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Baltimore County Council unanimously appoints McCullough as first Black police chief

John Lee
Baltimore County Police Chief Robert McCullough, fourth from the left, and the County Council following his confirmation vote.

Robert McCullough retired from the Baltimore County Police Department in 2021 as a colonel after 35 years on the force.

He returns to the department as Baltimore County’s top cop.

The County Council Monday night on a 7-0 vote approved County Executive Johnny Olszewski’s nomination of McCullough to be police chief.

Before the vote, McCullough told council members that when he met with each of them individually, he listened to every word they said to him about the public safety issues in their districts

"I pledge to you that the police department will address them," McCullough said. "We will not only hear what you're saying, we will listen to everything that you're saying."

Council members sang McCullough's praises for having the experience needed to run the department.

"It's important that we have someone that's from the agency who understands Baltimore County and our diverse population, and just all the different needs that we have across the county," said Mike Ertel, a Democrat, who represents District 6.

After the vote, Olszewski left his office to greet McCullough outside the council chambers and congratulate him. Olszewski said the chief hit the ground running before he was confirmed Monday night.

"He's already out there talking to the men and women of our amazing department, telling his story but also listening to what they need to move this department forward," Olszewski said.

McCullough said improving the department's morale and creating an environment where people enjoy coming to work will help him address the need to hire more officers.

"It's important to have your people recruit for you because your own people in your agency are your lifeblood," McCullough said. "They're the ones that drive the organization."

McCullough will be sworn in Tuesday. He is the county’s 16th police chief.

The new chief will make $275,000 a year and will not receive his retirement pension while serving in the role, according to a county spokesperson. He will be the county’s highest paid employee.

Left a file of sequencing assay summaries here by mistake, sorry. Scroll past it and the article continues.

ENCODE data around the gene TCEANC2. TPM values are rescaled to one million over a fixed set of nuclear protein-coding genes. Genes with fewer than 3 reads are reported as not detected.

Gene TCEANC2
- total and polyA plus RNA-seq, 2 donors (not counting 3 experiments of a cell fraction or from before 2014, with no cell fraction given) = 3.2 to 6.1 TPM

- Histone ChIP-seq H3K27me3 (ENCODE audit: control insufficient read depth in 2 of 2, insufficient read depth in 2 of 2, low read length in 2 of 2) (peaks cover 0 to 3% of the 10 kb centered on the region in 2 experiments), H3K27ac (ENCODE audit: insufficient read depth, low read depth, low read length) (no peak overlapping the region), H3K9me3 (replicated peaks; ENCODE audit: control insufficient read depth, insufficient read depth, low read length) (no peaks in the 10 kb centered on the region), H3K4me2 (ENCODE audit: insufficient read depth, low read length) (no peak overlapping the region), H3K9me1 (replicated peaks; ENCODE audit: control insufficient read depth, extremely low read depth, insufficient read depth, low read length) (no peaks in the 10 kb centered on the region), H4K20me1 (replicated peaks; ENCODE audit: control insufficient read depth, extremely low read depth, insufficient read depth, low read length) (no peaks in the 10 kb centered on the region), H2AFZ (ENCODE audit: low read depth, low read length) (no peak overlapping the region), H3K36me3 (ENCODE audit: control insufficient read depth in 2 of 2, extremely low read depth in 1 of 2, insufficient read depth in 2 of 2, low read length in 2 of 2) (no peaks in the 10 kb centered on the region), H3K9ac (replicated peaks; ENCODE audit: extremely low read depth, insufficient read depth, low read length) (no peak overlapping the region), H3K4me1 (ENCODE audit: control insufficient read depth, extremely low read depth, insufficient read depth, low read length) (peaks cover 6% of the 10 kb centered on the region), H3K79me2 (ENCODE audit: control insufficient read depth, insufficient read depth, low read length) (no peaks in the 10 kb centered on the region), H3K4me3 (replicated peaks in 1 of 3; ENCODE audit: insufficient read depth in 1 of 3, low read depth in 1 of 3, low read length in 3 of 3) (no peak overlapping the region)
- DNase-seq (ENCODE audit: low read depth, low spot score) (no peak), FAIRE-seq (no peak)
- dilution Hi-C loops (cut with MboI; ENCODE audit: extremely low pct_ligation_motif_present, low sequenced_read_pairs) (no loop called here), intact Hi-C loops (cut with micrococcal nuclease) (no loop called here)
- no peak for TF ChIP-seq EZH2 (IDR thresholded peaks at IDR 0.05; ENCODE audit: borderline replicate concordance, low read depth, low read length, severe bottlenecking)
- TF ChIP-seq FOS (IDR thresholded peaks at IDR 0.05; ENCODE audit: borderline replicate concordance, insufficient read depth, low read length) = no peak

McCullough’s appointment as the county’s first Black police chief has been on the fast track. He was nominated by Olszewski less than two weeks ago.

At that announcement, McCullough fought back tears as he spoke of the historic nature of his nomination.

"Some would say the chance for someone who looked like me, an 18-year-old kid from West Baltimore, to become chief of police in Baltimore County, was less than zero," McCullough said. "At that time there were fewer than 80 African American officers in the department. I remember when I was the only African American on my shift. That reality always motivated me to be the best that I could be at everything that I did."

The selection of McCullough, who is 56, comes following a nationwide search.

He will replace Melissa Hyatt. Olszewski picked Hyatt to be chief in 2019. She was the first woman to hold that position. Last November, Olszewski said Hyatt would leave the job but did not say why.

McCullough lost out to Hyatt for the position four years ago.

Hyatt had lost the support of the Fraternal Order of Police Lodge 4. In May 2022, the police union gave Hyatt a vote of no confidence, saying officers were frustrated by her lack of leadership.

Since Hyatt left the office, Dennis Delp, a 28-year veteran of the police department, has been serving as interim police chief. He initially said he wanted the job permanently, then backed off, he said, for personal reasons.

McCullough has lived in Baltimore County for more than 30 years. He holds a Bachelor’s of Science and a Master’s of Science in Management from Johns Hopkins University.

His formal education also includes Johns Hopkins University’s Police Executive Leadership Program and Northwestern University Center for Public Safety’s School of Police Staff and Command.

"I'm excited about going back to our proactive law enforcement efforts, fighting crime in the county, because that's first and foremost and that's what our citizens expect," McCullough said.

John Lee is a reporter for WYPR covering Baltimore County. @JohnWesleyLee2